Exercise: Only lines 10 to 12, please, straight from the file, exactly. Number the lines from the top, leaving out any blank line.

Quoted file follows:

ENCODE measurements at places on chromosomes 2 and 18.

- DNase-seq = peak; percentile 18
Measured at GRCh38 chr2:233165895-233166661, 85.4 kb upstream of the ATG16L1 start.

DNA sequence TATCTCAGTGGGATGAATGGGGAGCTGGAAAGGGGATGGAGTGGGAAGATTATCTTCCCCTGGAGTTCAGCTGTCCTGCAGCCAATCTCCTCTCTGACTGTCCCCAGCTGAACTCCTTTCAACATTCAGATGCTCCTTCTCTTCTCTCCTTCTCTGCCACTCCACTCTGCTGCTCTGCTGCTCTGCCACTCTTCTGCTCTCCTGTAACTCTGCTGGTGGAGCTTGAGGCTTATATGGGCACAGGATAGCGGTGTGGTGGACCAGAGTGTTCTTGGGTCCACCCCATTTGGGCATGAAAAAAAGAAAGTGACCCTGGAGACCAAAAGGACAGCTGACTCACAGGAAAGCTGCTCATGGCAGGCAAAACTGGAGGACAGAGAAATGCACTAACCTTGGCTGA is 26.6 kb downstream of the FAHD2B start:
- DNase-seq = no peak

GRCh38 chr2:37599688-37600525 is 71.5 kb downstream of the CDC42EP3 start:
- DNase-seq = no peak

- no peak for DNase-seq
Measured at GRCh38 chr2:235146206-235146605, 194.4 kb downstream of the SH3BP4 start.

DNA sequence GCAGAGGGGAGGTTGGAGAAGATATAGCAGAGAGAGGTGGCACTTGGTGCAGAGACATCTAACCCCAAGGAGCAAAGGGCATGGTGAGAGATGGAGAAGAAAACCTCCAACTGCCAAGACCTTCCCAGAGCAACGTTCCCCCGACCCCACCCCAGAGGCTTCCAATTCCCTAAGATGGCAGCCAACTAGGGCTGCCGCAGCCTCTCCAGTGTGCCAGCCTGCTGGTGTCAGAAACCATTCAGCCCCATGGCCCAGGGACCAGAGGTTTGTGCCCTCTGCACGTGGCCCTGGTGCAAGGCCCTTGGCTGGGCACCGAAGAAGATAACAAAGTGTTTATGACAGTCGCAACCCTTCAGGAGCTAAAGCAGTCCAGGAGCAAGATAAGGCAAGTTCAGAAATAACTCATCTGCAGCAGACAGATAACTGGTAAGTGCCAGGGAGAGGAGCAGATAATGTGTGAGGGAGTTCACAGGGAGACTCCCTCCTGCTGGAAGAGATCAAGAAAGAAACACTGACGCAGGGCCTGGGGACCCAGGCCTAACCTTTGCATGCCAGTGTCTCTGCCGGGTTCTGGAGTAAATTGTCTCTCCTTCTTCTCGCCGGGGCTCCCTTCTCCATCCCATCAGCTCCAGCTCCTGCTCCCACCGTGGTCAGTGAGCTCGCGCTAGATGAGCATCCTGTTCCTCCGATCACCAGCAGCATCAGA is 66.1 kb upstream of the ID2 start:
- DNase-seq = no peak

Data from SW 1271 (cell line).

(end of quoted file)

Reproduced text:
DNA sequence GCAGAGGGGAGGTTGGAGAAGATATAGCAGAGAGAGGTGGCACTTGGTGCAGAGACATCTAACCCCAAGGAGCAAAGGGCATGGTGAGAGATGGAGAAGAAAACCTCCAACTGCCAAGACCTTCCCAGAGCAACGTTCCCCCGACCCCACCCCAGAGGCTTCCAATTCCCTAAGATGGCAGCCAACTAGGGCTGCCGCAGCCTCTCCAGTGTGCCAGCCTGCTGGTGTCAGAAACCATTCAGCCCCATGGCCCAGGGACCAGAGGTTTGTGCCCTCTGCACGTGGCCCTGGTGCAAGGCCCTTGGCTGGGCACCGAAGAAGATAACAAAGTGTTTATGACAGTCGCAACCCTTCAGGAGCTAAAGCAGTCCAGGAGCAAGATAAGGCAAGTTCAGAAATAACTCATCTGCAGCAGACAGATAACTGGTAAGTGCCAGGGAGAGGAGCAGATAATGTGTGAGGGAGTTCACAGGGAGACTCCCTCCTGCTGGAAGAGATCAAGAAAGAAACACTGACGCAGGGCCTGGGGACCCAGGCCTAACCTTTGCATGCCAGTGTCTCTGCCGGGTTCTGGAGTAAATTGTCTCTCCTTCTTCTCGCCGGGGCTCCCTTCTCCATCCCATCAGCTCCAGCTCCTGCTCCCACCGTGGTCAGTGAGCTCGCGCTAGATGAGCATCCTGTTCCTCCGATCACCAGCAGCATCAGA is 66.1 kb upstream of the ID2 start:
- DNase-seq = no peak

Data from SW 1271 (cell line).